The year is ending so let’s talk about something I’m not completely familiar about – TV series. There were some notable TV-series that came out this year, many of which I never had the chance to see, but probably the most anticipated was HBO’s Games of Thrones (Ana’s favorite), then came Starzz’s surprise hit The Pillars of the Earth which I immensely enjoyed (even made a review about it, c’mon click it!), then there’s also the second and on-going third season of Glee, and Smallville finally got its closure after the tenth season (I’m still in the 7th season, really have to do some catching up!). But truly this year’s biggest winner is the ground breaking miniseries The Walking Dead from AMC based on the best-selling graphic novel of the same name created by Robert Kirkman.
Despite having limited time and resources (any laptop people?), I am still fortunate I was to see the first season of The Walking Dead thanks to the LinuxPuppy. But I’m not really a fan of zombies in our modern pop culture, especially zombie-related films (with the exception of 28 Weeks Later starring the formidable Jeremy Renner, and Zombieland with the lovely Emma Stone).
Even from the very first glimpse of opening trailer I knew I was going to love the series because I saw one very familiar name: Frank Darabont, the mastermind of the entire series, developer and executive producer. Frank who? Ah he’s just the guy who adapted and directed The Shawshank Redemption and truly one of the few filmmakers who have legal access to the bragging rights of having created one of the greatest movies of all time. It’s also my all time favorite, and IMDB’s No. 1. Real big-ass.
Ok enough of that, people let’s talk about the series.
The first episode was so damn good it sets the notion that viewers are in for a wild television experience, you can’t help but get hooked with it. Frank Darabont himself wrote and directed that pilot episode, and he simply nailed that one – hitting what almost every other zombie movies failed to deliver. Instead of giving intense chase scenes and bloodfest galore, Darabont went into silent mode taking as much character spacing, with almost no dialogue used to give a picturesque imagery of the devastation of a post-apocalypse world. It’s one of the best character introductions in years as we see our hero Sheriff Rick Grimes waking up from a comma only to find out the shocking truth of a zombie over-runned city he is in.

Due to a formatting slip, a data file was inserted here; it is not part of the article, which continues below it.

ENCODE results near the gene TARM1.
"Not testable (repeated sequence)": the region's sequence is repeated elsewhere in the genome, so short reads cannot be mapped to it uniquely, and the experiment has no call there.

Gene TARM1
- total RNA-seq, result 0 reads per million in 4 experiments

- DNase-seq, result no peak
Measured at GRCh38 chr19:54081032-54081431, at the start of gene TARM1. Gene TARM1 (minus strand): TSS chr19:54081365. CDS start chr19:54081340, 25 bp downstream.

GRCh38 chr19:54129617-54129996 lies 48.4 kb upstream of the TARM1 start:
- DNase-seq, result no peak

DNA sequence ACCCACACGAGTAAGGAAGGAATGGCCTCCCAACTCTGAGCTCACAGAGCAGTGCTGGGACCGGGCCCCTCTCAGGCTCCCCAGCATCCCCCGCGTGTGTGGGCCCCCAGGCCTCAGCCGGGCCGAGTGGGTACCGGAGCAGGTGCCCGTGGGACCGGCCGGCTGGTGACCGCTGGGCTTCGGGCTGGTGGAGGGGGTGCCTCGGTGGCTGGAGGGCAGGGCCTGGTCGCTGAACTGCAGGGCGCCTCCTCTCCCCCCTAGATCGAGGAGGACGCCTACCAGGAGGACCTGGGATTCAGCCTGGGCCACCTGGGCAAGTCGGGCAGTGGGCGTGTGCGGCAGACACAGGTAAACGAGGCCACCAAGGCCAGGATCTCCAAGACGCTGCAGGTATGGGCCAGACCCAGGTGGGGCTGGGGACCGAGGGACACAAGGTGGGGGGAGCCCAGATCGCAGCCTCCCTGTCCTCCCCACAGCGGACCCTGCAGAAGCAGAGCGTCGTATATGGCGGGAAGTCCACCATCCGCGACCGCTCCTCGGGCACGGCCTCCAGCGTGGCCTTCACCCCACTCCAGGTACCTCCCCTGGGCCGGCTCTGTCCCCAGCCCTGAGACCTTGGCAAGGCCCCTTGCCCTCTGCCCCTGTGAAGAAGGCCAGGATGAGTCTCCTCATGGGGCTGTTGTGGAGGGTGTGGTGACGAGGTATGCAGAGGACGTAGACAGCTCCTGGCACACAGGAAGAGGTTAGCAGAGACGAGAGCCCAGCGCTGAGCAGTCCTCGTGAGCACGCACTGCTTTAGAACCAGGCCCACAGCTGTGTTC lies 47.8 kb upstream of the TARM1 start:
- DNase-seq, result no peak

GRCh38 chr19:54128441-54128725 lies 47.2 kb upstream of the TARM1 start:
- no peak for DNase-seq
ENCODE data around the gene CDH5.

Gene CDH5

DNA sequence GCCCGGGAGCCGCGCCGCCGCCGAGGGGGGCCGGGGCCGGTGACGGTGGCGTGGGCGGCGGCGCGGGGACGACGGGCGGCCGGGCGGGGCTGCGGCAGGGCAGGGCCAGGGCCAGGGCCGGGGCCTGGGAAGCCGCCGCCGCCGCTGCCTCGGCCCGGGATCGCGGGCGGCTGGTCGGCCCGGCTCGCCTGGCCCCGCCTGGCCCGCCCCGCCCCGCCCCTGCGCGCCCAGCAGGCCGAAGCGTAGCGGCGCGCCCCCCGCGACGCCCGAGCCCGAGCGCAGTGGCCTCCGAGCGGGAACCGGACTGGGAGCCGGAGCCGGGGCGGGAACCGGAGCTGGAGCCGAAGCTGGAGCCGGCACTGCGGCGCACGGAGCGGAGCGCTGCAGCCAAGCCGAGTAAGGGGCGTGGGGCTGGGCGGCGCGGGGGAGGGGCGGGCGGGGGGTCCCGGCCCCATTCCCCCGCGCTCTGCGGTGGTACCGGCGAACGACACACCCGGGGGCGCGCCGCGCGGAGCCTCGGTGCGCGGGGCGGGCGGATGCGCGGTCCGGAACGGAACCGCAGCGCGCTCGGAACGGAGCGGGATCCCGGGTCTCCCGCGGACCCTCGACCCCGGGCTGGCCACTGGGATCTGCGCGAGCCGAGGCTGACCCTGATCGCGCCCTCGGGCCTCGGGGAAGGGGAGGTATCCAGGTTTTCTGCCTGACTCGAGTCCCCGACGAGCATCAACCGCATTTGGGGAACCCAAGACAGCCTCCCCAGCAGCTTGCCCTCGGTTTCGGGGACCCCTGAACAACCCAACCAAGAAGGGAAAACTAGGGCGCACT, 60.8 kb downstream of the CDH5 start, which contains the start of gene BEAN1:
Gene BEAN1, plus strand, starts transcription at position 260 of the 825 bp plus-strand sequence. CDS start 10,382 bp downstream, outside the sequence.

But the best episode in the series comes from the fourth episode many would consider as a pulse-pounding, clever and twisted chapter of the story. It is where the group of survivors led by Rick Grimes encountered a band of gangsta survivors causing them much trouble. I really think we were headed for one loud gun fight, survivors vs survivors, but only to make a sudden U-turn of events as we found about the bad guys’ real intentions. Really charming of them. Also in that episode is this unforgettable line coming off from a wisened old character narrating how he got his broken watch from his father:
“I gave it to you my son not that you may remember TIME, but that you may forget it for a moment now and then. And not trying to spend all your breath to conquer it.”
But still nothing can compare with what Grimes and Glenn (a Korean-American streetmart character) did in episode 2 “Guts” where they chopped off, well, the guts of a zombie so they’ll smell like zombies. Gross. Real bad-ass moment.
The season finale is a bit anti-climatic, sort of bitin, as if it was a goddamn teaser trailer of the entire mythology. Although, the way I studied Frank Darabont’s previous works, I believe there was an alternate finale, the one that will put a period to the daring mini-series in case it won’t click. But clicked it did, as the season finale garnered a staggering record of 4 million views.
Overall the entire series is filled with high tension dramas, pulse pounding chases, clever storyline and a whole lot of morality issues getting tackled. But it is also a breathtaking story about the beauty of being alive, that speaks of love for family and friends. And The Walking Dead is a concrete tale of continuation picking up where most zombies left off. Finally here’s a story about the undead creatures that felt so… alive!